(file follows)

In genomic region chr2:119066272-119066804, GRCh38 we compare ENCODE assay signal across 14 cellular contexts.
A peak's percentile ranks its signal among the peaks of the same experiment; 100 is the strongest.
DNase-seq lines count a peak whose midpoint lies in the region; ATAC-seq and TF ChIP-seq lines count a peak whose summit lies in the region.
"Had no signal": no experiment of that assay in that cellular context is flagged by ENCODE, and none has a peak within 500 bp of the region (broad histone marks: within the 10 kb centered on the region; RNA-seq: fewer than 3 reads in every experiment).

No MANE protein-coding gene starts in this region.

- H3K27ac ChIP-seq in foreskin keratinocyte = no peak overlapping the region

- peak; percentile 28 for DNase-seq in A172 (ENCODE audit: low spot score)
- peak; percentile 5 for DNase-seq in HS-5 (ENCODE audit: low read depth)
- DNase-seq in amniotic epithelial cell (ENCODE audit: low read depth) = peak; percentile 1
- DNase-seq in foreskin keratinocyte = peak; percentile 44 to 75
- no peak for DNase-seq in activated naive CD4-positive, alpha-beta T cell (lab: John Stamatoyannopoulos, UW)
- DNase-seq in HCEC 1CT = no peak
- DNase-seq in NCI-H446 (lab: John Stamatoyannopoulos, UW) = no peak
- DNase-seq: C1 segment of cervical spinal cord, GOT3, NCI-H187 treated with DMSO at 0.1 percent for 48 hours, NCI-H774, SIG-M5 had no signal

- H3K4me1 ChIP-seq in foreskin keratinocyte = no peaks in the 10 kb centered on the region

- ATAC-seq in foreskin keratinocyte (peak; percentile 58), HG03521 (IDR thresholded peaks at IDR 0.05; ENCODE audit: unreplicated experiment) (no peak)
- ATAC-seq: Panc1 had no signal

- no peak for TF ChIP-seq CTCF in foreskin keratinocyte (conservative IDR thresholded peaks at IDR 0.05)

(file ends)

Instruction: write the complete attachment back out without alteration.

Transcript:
In genomic region chr2:119066272-119066804, GRCh38 we compare ENCODE assay signal across 14 cellular contexts.
A peak's percentile ranks its signal among the peaks of the same experiment; 100 is the strongest.
DNase-seq lines count a peak whose midpoint lies in the region; ATAC-seq and TF ChIP-seq lines count a peak whose summit lies in the region.
"Had no signal": no experiment of that assay in that cellular context is flagged by ENCODE, and none has a peak within 500 bp of the region (broad histone marks: within the 10 kb centered on the region; RNA-seq: fewer than 3 reads in every experiment).

No MANE protein-coding gene starts in this region.

- H3K27ac ChIP-seq in foreskin keratinocyte = no peak overlapping the region

- peak; percentile 28 for DNase-seq in A172 (ENCODE audit: low spot score)
- peak; percentile 5 for DNase-seq in HS-5 (ENCODE audit: low read depth)
- DNase-seq in amniotic epithelial cell (ENCODE audit: low read depth) = peak; percentile 1
- DNase-seq in foreskin keratinocyte = peak; percentile 44 to 75
- no peak for DNase-seq in activated naive CD4-positive, alpha-beta T cell (lab: John Stamatoyannopoulos, UW)
- DNase-seq in HCEC 1CT = no peak
- DNase-seq in NCI-H446 (lab: John Stamatoyannopoulos, UW) = no peak
- DNase-seq: C1 segment of cervical spinal cord, GOT3, NCI-H187 treated with DMSO at 0.1 percent for 48 hours, NCI-H774, SIG-M5 had no signal

- H3K4me1 ChIP-seq in foreskin keratinocyte = no peaks in the 10 kb centered on the region

- ATAC-seq in foreskin keratinocyte (peak; percentile 58), HG03521 (IDR thresholded peaks at IDR 0.05; ENCODE audit: unreplicated experiment) (no peak)
- ATAC-seq: Panc1 had no signal

- no peak for TF ChIP-seq CTCF in foreskin keratinocyte (conservative IDR thresholded peaks at IDR 0.05)